Key Stats: At the age of 31, Adam Dunn’s skills seemed to have disappeared last season. It’s not often that a player’s skills just suddenly erode at the age of 31 – let alone a player that had the run of consistency that Dunn had from 2004 through 2010. Some numbers that make it harder to write Dunn off include that his BABIP was almost 90 points lower last year than it was in 2010 and over 50 points off of his career rate. His line drive rate last year was 20% – which was just ahead of his career line drive rate. And finally his home run to fly ball rate was 9.6% and had been double that every year of his career since 2003.
Skeptics Say: Swing and a pop up! Swing and a miss! There are numbers that make it harder to trust Dunn of course too.
He struck out in 36% of his plate appearances. Dunn has never been a model citizen when it comes to helping reduce the stress on an umpire’s larynx, but this was awful even by his own standards. That was worst in the big leagues last year by a large margin. Obviously he has to make an effort to change this, but it won’t be easy. Dunn actually increased his BB:K ratio from the prior season and ended up seeing the same percentage of balls to total pitches he did a season ago (41%). While it was hard to see him falling off the map at age 31, at the same time it’s not easy to teach an old dog new tricks either.
He also hit a ton of pop ups to the infield last year relative to the rest of his career. That would certainly go a long way in explaining the HR:FB and BABIP numbers.
One other glaring number in Dunn’s splits is what he did against lefties. He had just one extra base hit in 94 at-bats against southpaws. For his career, his OPS against lefties has always been significantly lower, but not enough to warrant a loss of playing time. That happened last year, and unless Dunn can prove differently, will need to happen again in 2012.
Peer Comparison: I thought it was a little harsh that Tristan Cockcroft would leave Dunn off of his top 250 overall rankings and put Todd Helton in the top 250 rankings. Here’s a look at why I feel Dunn holds the advantage over Helton:
Yahoo Ranking in 2011: Helton; 184 vs. Dunn; 1155
Yahoo Ranking in 2010: Helton; 744 vs. Dunn; 57
Yahoo Ranking in 2009: Helton; 98 vs. Dunn: 76
Yahoo Ranking in 2008: Helton was injured half the season vs. Dunn: 102
Age on Opening Day: Helton; 38 vs. Dunn; 32
If it’s a mixed league, this decision is a no-brainer. At this point in the draft, it’s all about upside and Dunn has the potential to be next year’s Lance Berkman. Helton does not.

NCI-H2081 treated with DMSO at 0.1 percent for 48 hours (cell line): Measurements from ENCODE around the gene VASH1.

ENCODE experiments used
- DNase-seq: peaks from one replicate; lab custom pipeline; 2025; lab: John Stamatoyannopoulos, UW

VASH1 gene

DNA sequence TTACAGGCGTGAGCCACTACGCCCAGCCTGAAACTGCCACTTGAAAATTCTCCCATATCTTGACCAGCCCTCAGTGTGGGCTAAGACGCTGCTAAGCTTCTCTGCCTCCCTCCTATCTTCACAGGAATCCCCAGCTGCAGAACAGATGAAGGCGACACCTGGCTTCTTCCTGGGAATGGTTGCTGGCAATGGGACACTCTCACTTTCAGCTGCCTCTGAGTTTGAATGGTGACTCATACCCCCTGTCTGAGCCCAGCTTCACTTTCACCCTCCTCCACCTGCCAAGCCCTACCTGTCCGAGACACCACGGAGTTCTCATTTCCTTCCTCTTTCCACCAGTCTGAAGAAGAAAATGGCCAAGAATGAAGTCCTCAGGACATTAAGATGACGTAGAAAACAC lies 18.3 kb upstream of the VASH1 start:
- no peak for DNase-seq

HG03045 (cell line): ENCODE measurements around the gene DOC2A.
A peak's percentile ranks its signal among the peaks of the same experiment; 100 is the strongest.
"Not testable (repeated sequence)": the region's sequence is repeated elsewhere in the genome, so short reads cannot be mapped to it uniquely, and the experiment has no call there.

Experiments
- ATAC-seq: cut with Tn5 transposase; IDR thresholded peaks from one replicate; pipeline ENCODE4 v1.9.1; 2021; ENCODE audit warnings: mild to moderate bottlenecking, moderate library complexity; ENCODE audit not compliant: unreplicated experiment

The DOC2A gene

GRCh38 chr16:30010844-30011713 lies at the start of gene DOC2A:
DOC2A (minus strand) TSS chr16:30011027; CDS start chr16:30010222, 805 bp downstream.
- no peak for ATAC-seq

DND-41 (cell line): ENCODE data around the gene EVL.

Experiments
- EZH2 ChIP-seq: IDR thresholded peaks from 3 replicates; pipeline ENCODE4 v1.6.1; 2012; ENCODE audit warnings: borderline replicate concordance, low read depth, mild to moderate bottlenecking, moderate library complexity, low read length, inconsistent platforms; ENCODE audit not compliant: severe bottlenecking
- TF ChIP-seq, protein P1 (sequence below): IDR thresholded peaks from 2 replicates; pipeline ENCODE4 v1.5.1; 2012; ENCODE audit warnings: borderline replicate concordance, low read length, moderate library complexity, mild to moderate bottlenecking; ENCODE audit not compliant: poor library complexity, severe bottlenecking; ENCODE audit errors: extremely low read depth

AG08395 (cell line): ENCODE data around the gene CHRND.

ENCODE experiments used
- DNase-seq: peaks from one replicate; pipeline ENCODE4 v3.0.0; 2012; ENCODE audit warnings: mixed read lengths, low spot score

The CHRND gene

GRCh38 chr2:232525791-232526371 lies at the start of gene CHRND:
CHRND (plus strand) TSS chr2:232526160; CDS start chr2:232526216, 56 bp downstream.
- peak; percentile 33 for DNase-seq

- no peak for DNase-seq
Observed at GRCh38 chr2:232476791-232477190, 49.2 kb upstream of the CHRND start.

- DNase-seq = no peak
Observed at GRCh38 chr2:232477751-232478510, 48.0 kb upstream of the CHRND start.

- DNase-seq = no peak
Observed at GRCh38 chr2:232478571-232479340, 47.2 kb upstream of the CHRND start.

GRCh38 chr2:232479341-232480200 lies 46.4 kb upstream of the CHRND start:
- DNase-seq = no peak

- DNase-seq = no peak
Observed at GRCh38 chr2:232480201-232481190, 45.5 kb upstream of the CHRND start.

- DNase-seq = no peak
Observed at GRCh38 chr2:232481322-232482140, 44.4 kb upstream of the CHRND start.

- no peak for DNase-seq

Even if it’s a deeper league, I think Dunn is a less risky player. Finding a player that has a clean seven great years in a row is next to impossible. There is almost always one bad apple in the mix. Helton has potential injury and overall age concerns.
Lineup Outlook: Last year was Dunn’s first in the American League, but that’s not an excuse. There is too much shuffling taking place in the game today for that to be “the reason.” Playing DH had nothing to do with his problems either – his numbers were actually worse in the 115 at-bats he had at first base. The good news for Dunn is that the management around him will make it seem like 2012 will be a whole new start. Ozzie Guillen and his media mood swings are in Miami and the team has hired Jeff Manto as the new batting coach. Manto said he will look into ways to help Dunn, Alex Rios, and Gordon Beckham mentally at the plate. Getting all three players to bounce back would also be huge for Manto’s own credentials.
A Blogger’s Take: Adam Dunn cannot be done yet. He’s only turning 32 next week, not 38. Even if there is a DH penalty — it is as difficult as pinch-hitting, and as much as 10% more difficult — he should be able to manage 90% of the old Adam Dunn minus a couple years of aging. I do think he could manage a .230/.340/.450+ season, which might mean 30+ homers again… as long as he starts the season out okay and keeps his job. Probably still only an OBP league sleeper because of the average though. – Eno Sarris, Rotographs
Projection: Were Dunn’s problems physical last year? Were they mental? Probably a combination of both and probably one led to the other. That’s baseball though. One moment you’re in a slump and the next thing you know (as Dan Uggla’s season proved) you can do no wrong. Dunn has to be off the board at this time in the draft.
78 R 25 HR 74 RBI 1 SB .240 AVG .815 OPS in 540 plate appearances